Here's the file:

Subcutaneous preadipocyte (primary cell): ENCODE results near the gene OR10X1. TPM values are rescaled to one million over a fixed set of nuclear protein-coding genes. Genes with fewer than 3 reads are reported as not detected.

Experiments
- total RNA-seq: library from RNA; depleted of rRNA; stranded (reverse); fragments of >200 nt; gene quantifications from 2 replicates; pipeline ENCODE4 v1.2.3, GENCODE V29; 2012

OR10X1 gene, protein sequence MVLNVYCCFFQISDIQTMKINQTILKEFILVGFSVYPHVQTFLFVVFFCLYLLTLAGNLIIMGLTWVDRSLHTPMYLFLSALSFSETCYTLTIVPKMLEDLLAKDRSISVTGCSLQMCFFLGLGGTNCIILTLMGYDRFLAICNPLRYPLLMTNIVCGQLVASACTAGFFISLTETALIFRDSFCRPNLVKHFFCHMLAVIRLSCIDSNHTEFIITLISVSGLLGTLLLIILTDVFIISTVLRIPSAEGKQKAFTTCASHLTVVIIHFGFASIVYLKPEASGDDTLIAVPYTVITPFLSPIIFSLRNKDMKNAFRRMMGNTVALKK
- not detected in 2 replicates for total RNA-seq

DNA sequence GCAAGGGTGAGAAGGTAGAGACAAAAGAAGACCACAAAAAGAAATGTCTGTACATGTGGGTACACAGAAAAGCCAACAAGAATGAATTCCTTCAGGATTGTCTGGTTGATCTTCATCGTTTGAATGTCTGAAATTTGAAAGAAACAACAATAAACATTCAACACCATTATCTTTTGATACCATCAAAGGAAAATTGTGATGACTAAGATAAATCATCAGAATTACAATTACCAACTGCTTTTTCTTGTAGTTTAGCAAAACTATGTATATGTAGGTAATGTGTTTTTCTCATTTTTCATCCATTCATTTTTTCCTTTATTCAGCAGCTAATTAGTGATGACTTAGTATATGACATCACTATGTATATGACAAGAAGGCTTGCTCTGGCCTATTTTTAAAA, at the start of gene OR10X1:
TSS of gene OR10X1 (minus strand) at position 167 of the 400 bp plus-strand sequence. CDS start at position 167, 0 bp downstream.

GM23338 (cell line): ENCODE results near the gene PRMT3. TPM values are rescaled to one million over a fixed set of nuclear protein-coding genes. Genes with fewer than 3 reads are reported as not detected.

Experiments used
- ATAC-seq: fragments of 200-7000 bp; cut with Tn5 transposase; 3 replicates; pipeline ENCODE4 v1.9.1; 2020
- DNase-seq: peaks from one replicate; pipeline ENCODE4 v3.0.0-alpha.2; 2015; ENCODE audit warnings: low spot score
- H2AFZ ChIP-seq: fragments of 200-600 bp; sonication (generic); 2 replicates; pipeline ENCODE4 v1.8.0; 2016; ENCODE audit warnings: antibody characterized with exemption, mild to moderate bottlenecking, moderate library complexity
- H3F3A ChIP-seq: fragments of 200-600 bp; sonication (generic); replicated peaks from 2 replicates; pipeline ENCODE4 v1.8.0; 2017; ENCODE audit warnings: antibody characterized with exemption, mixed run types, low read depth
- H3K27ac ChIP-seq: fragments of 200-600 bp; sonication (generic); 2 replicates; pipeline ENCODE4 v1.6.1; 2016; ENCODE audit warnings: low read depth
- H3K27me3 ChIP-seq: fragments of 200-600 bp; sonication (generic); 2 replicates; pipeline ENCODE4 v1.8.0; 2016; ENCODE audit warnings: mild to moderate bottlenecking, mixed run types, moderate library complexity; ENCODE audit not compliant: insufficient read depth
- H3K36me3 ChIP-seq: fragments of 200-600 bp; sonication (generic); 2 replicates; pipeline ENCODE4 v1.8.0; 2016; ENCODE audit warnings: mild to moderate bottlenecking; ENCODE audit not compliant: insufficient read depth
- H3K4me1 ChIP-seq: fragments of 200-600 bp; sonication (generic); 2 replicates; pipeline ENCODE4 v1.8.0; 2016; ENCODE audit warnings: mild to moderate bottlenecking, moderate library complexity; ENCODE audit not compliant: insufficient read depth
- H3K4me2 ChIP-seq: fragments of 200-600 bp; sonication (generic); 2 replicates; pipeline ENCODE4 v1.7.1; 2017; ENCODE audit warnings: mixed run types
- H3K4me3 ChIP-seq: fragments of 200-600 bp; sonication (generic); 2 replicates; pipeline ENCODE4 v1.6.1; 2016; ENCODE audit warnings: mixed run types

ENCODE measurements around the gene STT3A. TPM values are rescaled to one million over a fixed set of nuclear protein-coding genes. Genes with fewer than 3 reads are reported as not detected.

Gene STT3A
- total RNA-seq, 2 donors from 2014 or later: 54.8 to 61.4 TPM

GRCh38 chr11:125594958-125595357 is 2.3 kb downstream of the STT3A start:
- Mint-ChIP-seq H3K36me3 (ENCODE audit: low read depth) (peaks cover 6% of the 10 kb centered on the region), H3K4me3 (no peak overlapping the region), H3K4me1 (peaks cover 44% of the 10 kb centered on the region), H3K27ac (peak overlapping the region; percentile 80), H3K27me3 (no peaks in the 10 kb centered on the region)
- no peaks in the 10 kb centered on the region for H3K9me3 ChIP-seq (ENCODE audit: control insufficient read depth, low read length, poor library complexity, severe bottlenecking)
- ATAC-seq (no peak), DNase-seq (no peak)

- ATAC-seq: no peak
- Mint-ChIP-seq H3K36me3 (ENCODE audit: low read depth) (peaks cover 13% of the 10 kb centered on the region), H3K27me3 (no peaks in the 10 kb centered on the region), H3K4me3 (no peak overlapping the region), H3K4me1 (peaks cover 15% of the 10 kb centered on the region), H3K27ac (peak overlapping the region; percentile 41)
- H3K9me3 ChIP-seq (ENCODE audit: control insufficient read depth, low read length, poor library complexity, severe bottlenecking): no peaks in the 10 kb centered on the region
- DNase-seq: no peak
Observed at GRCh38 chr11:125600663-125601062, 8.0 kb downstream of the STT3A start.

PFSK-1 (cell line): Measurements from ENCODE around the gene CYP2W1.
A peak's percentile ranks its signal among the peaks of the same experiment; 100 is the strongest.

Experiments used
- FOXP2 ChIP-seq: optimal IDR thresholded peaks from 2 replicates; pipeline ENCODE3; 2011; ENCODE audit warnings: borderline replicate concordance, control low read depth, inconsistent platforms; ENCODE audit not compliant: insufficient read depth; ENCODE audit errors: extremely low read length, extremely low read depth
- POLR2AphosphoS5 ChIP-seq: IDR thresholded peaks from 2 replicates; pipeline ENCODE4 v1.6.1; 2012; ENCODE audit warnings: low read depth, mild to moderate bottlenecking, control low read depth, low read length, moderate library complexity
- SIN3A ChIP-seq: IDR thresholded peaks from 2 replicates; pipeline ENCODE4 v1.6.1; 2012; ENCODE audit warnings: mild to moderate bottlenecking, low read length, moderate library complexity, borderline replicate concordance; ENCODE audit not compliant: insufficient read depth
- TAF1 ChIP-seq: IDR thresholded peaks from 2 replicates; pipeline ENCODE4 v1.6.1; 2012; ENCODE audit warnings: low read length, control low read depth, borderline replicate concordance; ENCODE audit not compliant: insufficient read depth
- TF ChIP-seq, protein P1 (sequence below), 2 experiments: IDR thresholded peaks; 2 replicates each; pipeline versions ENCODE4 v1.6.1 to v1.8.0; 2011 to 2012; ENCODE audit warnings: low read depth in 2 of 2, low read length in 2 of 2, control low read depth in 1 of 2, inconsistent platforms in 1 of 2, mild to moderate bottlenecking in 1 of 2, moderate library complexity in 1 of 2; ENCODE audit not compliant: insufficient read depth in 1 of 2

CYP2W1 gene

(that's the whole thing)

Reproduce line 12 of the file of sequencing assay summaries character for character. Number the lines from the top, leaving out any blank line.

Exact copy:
- H2AFZ ChIP-seq: fragments of 200-600 bp; sonication (generic); 2 replicates; pipeline ENCODE4 v1.8.0; 2016; ENCODE audit warnings: antibody characterized with exemption, mild to moderate bottlenecking, moderate library complexity